Alabama State University student Jamie Coleman gained important assurance and confidence from a weekend seminar at LinkedIn, which she is now putting into practice at a Google internship.
Coleman works in Google’s sales division, helping small- and medium-size businesses get the most from their advertising accounts by optimizing content on their websites. What she learns and how well she performs this summer will influence whether Coleman applies for a full-time job there or elsewhere in the tech industry.
What she knew at the beginning of her three-month internship, however, is that, despite lacking skills in coding, she still has a bona fide shot at a career in technology—something that was impressed upon her during the LinkedIn seminar.
“I was nervous about how well my skills would translate,” says Coleman, who this fall will be a senior majoring in marketing. “You never know. But it turns out technology is so much more than just coding and computer systems. Marketing is needed, so people like me are needed.”
Her phrase “like me” encompasses more than simply interest and experience in marketing.
African-Americans such as Coleman make up an embarrassingly low proportion of the workforce at U.S. tech corporations. In 2014, for instance, Blacks made up only 2 percent and Latinos 3 percent of technology employees at Google and six other Silicon Valley heavyweights.
This is one of the reasons why the nonprofit Management Leadership for Tomorrow organization (MLT) has tech companies among its many partners. It is also why Coleman and 299 of her peers who are MLT Career Prep Fellows attended the college intern seminar at LinkedIn prior to the end of the spring semester—even though many of them were poised to begin summer internships outside the industry.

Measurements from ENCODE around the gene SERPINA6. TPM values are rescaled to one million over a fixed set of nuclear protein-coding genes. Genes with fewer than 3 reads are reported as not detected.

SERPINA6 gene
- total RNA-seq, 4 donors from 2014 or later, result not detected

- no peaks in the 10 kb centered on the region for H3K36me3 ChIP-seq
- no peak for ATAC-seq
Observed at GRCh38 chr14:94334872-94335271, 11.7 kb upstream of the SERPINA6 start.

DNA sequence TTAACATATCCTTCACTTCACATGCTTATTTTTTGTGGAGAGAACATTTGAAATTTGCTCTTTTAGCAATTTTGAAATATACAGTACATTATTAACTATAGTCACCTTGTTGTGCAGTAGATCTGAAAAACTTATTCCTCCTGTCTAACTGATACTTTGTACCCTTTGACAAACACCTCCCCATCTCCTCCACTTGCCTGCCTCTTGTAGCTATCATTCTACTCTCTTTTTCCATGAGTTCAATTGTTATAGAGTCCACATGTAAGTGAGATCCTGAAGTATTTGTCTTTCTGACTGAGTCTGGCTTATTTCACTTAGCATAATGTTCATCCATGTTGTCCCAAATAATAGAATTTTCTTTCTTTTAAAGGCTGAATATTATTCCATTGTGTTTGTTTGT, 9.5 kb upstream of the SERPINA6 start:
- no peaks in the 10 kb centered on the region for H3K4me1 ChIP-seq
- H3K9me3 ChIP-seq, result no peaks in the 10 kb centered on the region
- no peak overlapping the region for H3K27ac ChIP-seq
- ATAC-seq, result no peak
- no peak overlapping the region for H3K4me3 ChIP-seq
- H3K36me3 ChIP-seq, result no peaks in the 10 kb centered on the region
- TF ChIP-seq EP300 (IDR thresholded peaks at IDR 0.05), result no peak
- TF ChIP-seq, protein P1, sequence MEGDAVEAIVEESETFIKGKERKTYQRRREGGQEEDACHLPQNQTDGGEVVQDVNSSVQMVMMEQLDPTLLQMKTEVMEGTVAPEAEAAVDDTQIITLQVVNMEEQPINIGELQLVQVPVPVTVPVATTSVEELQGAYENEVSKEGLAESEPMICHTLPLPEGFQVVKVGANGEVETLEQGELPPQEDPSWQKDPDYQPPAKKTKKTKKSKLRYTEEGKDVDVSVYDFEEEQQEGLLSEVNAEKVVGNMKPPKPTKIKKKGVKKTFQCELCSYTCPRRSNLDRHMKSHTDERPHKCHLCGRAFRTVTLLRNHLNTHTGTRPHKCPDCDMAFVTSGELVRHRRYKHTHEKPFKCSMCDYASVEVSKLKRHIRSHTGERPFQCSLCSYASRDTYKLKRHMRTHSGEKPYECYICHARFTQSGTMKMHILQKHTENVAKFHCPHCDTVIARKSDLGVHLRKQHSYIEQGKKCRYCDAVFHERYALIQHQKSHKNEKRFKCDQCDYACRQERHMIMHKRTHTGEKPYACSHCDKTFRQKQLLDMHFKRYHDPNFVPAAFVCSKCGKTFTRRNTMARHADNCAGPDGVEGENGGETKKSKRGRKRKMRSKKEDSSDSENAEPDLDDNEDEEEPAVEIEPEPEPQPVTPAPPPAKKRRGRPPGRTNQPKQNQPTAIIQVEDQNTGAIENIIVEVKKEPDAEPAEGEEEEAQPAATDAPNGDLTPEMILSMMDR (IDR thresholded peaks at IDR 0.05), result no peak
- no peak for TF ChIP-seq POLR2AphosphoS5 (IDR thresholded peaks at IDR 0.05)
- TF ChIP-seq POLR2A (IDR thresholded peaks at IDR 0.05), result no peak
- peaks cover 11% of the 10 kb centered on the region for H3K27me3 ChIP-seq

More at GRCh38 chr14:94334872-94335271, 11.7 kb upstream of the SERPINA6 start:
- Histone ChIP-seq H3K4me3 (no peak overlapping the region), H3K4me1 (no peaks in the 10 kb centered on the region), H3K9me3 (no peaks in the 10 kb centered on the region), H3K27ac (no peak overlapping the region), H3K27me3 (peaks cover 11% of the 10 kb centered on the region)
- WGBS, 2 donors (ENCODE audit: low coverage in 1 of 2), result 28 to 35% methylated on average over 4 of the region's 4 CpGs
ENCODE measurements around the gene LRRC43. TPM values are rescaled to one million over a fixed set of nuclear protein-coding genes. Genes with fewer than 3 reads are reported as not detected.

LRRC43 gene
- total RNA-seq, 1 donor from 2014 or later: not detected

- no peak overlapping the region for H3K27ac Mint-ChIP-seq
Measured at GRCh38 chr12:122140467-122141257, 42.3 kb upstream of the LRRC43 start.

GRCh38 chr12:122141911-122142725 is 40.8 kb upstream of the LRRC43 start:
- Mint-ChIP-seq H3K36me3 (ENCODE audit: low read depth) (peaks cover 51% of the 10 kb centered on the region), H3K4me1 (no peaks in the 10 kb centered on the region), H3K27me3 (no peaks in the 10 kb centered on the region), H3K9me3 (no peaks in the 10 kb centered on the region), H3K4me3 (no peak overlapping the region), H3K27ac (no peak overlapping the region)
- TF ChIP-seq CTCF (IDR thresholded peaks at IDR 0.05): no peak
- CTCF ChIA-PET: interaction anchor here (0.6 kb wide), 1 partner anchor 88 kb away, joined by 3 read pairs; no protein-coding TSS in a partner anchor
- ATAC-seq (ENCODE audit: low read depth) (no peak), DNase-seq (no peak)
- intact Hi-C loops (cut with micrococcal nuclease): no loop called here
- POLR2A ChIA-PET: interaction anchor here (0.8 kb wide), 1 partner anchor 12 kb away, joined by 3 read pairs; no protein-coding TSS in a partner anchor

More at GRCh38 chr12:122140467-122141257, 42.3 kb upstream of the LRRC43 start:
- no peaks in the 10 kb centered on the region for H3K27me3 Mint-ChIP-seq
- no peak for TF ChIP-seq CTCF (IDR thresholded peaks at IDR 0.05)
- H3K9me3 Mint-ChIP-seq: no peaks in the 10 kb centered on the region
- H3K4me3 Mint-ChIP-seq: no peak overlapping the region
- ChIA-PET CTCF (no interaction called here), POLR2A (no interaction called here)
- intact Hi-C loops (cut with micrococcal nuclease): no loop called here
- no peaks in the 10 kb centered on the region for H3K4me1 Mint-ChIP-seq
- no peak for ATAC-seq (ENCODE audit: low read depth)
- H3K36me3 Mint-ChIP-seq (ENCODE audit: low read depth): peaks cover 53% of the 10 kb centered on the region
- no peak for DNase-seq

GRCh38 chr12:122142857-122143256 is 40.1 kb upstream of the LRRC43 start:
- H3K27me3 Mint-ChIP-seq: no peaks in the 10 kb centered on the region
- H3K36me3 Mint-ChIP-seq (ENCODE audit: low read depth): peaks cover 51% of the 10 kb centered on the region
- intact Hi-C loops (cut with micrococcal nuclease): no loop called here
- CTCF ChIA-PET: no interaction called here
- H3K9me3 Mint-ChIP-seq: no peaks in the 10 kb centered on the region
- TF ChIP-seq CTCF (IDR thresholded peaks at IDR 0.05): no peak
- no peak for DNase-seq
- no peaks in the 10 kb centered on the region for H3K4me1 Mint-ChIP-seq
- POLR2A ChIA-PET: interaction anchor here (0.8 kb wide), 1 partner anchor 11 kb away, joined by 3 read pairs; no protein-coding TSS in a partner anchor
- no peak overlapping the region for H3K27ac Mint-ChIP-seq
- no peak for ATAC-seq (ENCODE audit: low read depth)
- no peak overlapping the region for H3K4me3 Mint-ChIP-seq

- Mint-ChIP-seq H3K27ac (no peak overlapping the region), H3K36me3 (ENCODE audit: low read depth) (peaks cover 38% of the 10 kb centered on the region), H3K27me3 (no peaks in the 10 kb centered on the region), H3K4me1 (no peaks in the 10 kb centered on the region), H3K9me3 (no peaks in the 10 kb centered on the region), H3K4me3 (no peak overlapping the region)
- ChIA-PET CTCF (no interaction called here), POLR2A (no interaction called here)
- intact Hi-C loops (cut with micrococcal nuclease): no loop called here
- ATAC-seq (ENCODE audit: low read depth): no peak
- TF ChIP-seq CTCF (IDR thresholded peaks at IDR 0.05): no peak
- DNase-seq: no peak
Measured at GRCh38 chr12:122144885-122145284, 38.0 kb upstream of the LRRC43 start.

The Washington, D.C.-based MLT provides African-American, Latino and Native American students with one-on-one leadership coaching, role-playing exercises and networking opportunities to groom them for management positions in the corporate and social-service sectors as well as to expand this country’s pool of diverse candidates for management jobs.
About 30 percent of the entire U.S. workforce is Black, Latino or Native American, yet these ethnicities total only 3 percent of its senior leadership, according to MLT officials.
“America has a long way to go,” notes Coleman, who is interning at a Google office in the Midwest.
Since 2002, about 20 percent of MLT’s 5,000-plus alumni have joined the technology and telecommunications industries, officials say.
Coleman, meanwhile, makes a point of sharing with as many Google co-workers and supervisors as possible the fact that she attends a historically Black university—which surprises many of them.
“I’m trying to erase the ignorance about HBCUs,” she says. “I’m proving to them that I have a bright future. Too many people in society believe we cannot do well. Some of them don’t even know what an HBCU is.”
As countless tech companies in recent years have each taken turns trudging down a proverbial walk of shame when revealing workforce statistics that lack racial diversity, a common, valid criticism that has emerged is that there has been far too little recruiting at Minority Serving Institutions.